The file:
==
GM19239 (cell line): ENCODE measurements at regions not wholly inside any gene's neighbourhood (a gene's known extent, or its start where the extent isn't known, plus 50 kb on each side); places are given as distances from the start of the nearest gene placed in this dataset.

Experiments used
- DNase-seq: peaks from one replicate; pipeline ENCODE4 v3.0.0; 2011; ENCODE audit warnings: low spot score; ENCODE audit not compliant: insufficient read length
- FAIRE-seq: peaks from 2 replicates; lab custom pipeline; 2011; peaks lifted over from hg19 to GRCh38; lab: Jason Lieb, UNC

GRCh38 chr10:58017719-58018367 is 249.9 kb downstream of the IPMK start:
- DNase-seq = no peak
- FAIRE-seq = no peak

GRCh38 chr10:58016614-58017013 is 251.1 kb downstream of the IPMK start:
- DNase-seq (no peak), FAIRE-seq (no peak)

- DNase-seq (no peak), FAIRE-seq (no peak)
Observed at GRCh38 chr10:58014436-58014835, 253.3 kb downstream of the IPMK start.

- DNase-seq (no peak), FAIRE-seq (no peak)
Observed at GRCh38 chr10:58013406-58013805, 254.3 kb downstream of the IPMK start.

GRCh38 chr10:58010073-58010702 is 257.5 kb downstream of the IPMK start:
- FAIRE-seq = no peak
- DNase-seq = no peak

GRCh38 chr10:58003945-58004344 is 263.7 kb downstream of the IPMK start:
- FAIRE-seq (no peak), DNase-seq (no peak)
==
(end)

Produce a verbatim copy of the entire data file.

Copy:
GM19239 (cell line): ENCODE measurements at regions not wholly inside any gene's neighbourhood (a gene's known extent, or its start where the extent isn't known, plus 50 kb on each side); places are given as distances from the start of the nearest gene placed in this dataset.

Experiments used
- DNase-seq: peaks from one replicate; pipeline ENCODE4 v3.0.0; 2011; ENCODE audit warnings: low spot score; ENCODE audit not compliant: insufficient read length
- FAIRE-seq: peaks from 2 replicates; lab custom pipeline; 2011; peaks lifted over from hg19 to GRCh38; lab: Jason Lieb, UNC

GRCh38 chr10:58017719-58018367 is 249.9 kb downstream of the IPMK start:
- DNase-seq = no peak
- FAIRE-seq = no peak

GRCh38 chr10:58016614-58017013 is 251.1 kb downstream of the IPMK start:
- DNase-seq (no peak), FAIRE-seq (no peak)

- DNase-seq (no peak), FAIRE-seq (no peak)
Observed at GRCh38 chr10:58014436-58014835, 253.3 kb downstream of the IPMK start.

- DNase-seq (no peak), FAIRE-seq (no peak)
Observed at GRCh38 chr10:58013406-58013805, 254.3 kb downstream of the IPMK start.

GRCh38 chr10:58010073-58010702 is 257.5 kb downstream of the IPMK start:
- FAIRE-seq = no peak
- DNase-seq = no peak

GRCh38 chr10:58003945-58004344 is 263.7 kb downstream of the IPMK start:
- FAIRE-seq (no peak), DNase-seq (no peak)